I won’t bore you with the details of how I ended up locking myself out of my house last Thursday morning. Just know that no matter how I try to justify it, it was a pretty stupid mistake.
Fortunately, when it happened, my neighbor was home and let me use his phone. I called John and, amid a storm of apologies, asked him to come home from work and let me back in. Then I asked my neighbor for one more favor: could I borrow a pen? After all, this happened on the first day of NaNoWriMo and before the incident, I had been just about to sit down and write.
I settled in on a park bench with my pen and some scrap paper… and proceeded to completely space out instead of getting any writing done.
Some of the stuff I thought about:
- What time is it? I didn’t have my phone or even my watch. Can I keep track of time with the movement of the sun, maybe? How much time has even passed?
- What’s going on at work? Right before I locked myself out, I turned in an article on deadline. Was my editor happy, or was she pinging me right now for changes?
- I’m so stupid. Why didn’t I bring my keys, or double check the door before I closed it? John must hate me right now for interrupting his day.
- Why am I not writing? I have zero distractions. There’s just this paper in front of me. But for some reason, I still can’t make my brain relax.
It turned out there wasn’t any reason for me to worry so much, as is often the case with these things. My editor had gone to lunch and didn’t notice my absence. John wasn’t upset when he came home, and we made a plan to keep this from happening again.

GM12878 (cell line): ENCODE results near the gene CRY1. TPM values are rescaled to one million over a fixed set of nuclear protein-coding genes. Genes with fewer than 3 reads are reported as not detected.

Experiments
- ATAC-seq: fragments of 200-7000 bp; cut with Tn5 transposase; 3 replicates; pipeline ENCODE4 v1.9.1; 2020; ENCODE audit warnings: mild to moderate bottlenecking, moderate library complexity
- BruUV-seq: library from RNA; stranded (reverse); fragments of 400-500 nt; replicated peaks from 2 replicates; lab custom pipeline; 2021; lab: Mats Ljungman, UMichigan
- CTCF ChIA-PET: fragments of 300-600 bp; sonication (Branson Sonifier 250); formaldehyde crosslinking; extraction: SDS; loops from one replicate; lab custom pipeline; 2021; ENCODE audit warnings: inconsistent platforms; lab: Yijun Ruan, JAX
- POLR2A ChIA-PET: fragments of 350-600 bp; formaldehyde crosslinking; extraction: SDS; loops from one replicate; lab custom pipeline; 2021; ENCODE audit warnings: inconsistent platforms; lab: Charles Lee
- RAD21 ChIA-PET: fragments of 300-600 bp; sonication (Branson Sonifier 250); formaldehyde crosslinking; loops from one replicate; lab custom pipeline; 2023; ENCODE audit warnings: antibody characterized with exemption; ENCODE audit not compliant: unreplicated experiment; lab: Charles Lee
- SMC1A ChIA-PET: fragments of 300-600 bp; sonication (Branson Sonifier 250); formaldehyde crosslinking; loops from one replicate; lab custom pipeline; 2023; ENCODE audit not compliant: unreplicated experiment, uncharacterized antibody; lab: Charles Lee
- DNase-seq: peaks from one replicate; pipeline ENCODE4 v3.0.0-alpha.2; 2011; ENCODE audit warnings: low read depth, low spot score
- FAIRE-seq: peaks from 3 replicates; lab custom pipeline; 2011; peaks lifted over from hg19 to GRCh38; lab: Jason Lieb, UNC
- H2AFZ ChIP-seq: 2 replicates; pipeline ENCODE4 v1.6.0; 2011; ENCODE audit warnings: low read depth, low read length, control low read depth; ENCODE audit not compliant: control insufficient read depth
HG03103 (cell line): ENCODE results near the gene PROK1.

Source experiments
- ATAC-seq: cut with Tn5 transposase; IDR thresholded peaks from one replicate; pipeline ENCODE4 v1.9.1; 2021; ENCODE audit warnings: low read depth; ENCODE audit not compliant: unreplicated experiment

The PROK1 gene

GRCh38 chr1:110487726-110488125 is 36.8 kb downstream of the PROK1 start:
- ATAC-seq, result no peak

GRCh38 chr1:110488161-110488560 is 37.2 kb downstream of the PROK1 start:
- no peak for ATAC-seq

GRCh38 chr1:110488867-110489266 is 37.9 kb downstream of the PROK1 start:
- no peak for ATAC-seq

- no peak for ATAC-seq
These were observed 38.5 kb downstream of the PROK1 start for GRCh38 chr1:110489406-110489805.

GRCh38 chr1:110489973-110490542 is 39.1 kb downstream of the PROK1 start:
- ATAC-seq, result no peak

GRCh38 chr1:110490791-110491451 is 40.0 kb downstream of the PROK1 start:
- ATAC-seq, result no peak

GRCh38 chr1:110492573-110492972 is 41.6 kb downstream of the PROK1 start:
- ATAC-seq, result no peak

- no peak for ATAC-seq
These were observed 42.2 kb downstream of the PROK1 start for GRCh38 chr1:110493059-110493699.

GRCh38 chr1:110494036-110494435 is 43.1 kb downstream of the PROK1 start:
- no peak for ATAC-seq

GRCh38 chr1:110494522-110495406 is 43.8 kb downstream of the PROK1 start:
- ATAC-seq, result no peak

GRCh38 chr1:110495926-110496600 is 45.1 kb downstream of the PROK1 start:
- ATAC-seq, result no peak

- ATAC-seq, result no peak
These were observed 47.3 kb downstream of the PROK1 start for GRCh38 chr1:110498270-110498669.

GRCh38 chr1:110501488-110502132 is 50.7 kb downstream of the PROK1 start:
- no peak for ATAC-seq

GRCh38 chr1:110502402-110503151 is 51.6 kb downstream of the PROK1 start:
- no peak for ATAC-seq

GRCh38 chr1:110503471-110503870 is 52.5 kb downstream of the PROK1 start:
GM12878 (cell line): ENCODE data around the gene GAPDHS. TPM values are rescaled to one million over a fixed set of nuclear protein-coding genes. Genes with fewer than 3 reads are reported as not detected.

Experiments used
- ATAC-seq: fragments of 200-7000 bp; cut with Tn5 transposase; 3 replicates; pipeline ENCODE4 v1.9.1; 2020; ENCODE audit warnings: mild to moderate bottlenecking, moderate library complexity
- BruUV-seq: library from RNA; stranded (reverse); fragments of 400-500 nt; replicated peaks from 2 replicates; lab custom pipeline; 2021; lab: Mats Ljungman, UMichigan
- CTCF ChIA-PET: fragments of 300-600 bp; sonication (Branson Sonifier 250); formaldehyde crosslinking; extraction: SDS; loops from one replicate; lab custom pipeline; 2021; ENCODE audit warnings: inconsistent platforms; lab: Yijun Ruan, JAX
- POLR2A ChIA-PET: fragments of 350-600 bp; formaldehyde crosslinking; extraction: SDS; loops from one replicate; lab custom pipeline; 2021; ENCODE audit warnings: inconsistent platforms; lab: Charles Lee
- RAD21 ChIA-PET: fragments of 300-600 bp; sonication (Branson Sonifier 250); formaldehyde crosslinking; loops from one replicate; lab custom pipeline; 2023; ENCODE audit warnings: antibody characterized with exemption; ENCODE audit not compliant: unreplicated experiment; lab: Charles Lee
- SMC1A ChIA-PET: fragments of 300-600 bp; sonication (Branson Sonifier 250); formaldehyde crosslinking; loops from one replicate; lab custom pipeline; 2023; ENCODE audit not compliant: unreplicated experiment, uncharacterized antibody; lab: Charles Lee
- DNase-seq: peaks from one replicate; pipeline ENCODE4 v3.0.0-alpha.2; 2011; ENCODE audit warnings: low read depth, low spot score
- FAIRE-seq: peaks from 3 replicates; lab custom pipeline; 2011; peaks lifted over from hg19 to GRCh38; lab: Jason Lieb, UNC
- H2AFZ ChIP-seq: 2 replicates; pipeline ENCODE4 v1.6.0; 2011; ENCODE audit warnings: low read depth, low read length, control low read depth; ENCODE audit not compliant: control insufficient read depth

Even though logically, I knew everything was fine, it took a couple of hours though before I could calm down and get some writing done. I had forgotten the most important truth about writing: the most important prerequisite is a calm mind. Despite, it’s far more difficult to create anything when you’re freaking out.
I love this old quote by Cheryl Strayed that debunks the old stereotype about writers and depression: “You’re up too high and down too low. Neither is the place where we get any work done. We get the work done on the ground level.”
I think of the “ground level” Strayed describes as a sort of baseline. Everyone’s is different: some are higher or lower than others. But your baseline is your most comfortable mindset, in between more positive or more negative emotions. Positive thoughts don’t get in the way of my work, but negative ones do. If I’m worried about something else those worries occupy my mind, and I can’t give my focus to creation when I’m already fixated on some impending doom.
It’s important to consider during periods of writer’s block or demotivation, it might be something more than laziness to blame. Are you really that undisciplined, or is it something stressful that’s making it tough for you to concentrate? Putting aside physical time for your work isn’t the same as reserving the mental space it requires.
Maybe you know this already. But in a year that’s been tough for everybody, I think it can be easy to blame ourselves for lower productivity when that isn’t always the right reason. If you’re going through something, ditch the self-shaming and take care of yourself, first. When you’re feeling better, your creative projects will still be there.
Since it’s National Novel Writing Month, I’m going to continue with last year’s tradition and conclude every November blog post with my current word count out of 50,000. Right now it’s 7,886. I’m just getting started!